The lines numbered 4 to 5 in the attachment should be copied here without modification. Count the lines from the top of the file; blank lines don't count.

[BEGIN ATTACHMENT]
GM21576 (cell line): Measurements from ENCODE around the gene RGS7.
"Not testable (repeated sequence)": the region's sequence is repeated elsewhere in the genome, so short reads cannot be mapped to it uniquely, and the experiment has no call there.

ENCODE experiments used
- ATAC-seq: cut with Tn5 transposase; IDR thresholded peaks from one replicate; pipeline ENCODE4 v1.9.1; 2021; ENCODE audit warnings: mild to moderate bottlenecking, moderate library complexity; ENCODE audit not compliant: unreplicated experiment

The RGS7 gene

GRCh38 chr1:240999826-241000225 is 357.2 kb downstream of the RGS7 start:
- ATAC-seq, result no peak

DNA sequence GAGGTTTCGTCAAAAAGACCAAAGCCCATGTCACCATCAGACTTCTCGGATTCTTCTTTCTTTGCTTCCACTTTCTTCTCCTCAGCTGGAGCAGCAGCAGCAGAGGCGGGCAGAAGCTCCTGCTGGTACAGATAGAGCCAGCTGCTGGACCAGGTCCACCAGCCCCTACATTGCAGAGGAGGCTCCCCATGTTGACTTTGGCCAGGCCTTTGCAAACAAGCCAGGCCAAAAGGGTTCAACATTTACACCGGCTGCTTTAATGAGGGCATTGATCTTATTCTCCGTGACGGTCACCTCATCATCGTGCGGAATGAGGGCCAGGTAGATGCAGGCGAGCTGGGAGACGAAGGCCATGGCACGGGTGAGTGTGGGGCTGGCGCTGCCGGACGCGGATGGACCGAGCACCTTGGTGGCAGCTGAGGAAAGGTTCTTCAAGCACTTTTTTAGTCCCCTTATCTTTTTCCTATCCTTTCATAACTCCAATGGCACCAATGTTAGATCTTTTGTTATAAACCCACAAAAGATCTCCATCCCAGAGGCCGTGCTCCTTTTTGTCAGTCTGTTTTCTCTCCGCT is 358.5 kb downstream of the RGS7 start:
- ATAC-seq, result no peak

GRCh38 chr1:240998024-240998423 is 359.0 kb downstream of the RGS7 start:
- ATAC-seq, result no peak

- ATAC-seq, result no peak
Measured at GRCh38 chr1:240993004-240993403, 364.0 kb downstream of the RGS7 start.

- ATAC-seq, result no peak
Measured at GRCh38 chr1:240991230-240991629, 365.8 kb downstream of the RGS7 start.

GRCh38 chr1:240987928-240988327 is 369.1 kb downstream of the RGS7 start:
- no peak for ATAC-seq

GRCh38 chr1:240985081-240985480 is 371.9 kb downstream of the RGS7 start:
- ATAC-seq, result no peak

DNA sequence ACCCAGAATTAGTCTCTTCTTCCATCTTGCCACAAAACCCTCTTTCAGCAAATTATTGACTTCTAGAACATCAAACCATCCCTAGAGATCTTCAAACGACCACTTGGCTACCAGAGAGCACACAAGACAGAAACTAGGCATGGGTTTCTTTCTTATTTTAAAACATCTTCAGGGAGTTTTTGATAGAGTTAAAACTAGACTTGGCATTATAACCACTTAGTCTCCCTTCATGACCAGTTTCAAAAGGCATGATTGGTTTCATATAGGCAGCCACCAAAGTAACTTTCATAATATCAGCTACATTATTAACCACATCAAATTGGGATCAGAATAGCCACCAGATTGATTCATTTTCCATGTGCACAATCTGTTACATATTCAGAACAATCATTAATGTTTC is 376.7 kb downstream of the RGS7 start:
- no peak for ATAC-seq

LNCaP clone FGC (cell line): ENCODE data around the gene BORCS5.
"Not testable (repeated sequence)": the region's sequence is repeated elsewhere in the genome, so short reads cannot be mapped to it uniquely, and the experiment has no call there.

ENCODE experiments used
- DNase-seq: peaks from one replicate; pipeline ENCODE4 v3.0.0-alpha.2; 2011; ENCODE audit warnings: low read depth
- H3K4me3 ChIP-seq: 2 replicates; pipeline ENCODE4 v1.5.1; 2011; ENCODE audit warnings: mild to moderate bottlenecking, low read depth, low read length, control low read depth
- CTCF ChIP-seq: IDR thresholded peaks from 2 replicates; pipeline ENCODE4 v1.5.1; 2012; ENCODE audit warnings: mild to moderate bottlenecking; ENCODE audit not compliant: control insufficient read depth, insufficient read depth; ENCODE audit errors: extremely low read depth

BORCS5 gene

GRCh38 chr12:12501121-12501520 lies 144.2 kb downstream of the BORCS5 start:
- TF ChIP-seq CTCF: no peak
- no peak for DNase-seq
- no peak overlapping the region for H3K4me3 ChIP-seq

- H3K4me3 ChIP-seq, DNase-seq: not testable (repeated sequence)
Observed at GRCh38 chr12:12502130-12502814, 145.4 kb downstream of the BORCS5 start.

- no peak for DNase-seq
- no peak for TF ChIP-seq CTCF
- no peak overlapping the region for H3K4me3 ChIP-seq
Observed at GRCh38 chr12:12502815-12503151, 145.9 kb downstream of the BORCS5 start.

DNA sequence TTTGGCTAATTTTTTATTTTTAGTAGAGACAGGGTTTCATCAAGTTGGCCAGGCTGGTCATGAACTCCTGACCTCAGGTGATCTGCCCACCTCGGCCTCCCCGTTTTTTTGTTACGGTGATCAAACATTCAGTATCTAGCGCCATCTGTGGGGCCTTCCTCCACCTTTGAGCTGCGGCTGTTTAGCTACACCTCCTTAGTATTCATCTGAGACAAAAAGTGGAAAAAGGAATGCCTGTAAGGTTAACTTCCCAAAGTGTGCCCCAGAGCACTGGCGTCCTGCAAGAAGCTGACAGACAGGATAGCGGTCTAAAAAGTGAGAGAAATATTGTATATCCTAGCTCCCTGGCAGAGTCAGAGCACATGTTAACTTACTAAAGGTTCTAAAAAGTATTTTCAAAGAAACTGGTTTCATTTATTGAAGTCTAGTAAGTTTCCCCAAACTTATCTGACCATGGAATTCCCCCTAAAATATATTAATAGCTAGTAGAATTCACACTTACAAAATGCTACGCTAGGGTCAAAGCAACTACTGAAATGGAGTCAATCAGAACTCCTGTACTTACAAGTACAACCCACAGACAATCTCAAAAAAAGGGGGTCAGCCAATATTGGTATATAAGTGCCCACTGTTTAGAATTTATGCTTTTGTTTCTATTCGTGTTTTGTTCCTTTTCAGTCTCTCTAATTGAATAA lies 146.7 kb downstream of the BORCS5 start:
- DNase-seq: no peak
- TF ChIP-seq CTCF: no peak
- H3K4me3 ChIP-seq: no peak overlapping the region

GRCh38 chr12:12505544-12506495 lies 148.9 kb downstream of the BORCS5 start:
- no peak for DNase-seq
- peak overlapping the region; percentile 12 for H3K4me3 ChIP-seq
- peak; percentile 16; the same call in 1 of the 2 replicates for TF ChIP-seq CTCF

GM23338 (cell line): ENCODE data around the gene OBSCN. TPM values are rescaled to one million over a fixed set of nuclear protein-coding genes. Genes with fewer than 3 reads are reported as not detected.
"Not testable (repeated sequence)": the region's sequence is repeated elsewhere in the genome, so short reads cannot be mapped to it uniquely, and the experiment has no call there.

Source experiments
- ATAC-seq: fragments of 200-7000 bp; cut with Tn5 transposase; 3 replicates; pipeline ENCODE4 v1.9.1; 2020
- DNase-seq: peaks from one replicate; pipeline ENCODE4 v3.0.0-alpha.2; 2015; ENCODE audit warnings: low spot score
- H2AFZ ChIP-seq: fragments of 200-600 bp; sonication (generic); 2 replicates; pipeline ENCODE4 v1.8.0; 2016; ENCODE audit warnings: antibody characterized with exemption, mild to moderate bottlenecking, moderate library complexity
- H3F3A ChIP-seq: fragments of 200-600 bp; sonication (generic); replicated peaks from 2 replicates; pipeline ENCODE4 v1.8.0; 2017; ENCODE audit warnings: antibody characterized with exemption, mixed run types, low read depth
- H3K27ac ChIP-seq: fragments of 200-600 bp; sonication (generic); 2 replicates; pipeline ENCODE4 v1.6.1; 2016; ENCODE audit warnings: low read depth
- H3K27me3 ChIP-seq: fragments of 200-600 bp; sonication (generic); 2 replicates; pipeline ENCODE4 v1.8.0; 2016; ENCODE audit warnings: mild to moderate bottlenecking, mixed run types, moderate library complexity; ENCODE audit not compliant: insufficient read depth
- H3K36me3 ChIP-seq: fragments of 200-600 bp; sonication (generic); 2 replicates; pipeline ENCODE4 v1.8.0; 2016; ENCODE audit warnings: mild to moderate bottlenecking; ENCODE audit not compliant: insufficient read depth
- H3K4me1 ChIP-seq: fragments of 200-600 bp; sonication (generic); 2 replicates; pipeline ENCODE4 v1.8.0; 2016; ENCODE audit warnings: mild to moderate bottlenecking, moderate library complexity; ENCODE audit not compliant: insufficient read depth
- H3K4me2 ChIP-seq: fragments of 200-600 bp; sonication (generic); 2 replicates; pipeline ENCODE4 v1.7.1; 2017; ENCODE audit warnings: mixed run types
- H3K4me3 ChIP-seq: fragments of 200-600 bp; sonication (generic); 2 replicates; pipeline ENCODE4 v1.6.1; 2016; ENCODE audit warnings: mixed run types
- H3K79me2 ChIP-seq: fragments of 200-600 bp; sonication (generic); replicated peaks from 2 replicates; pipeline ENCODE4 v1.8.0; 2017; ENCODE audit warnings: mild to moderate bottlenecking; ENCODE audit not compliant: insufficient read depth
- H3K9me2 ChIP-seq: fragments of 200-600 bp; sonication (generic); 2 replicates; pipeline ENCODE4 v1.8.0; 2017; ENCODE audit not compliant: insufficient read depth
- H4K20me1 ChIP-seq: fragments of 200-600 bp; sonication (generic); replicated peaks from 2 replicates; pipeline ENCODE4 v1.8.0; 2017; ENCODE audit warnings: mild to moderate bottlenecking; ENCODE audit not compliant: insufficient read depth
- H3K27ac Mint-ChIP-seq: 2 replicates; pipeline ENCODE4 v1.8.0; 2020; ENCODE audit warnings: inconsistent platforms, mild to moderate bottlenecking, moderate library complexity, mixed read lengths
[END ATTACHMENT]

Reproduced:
- ATAC-seq: cut with Tn5 transposase; IDR thresholded peaks from one replicate; pipeline ENCODE4 v1.9.1; 2021; ENCODE audit warnings: mild to moderate bottlenecking, moderate library complexity; ENCODE audit not compliant: unreplicated experiment

The RGS7 gene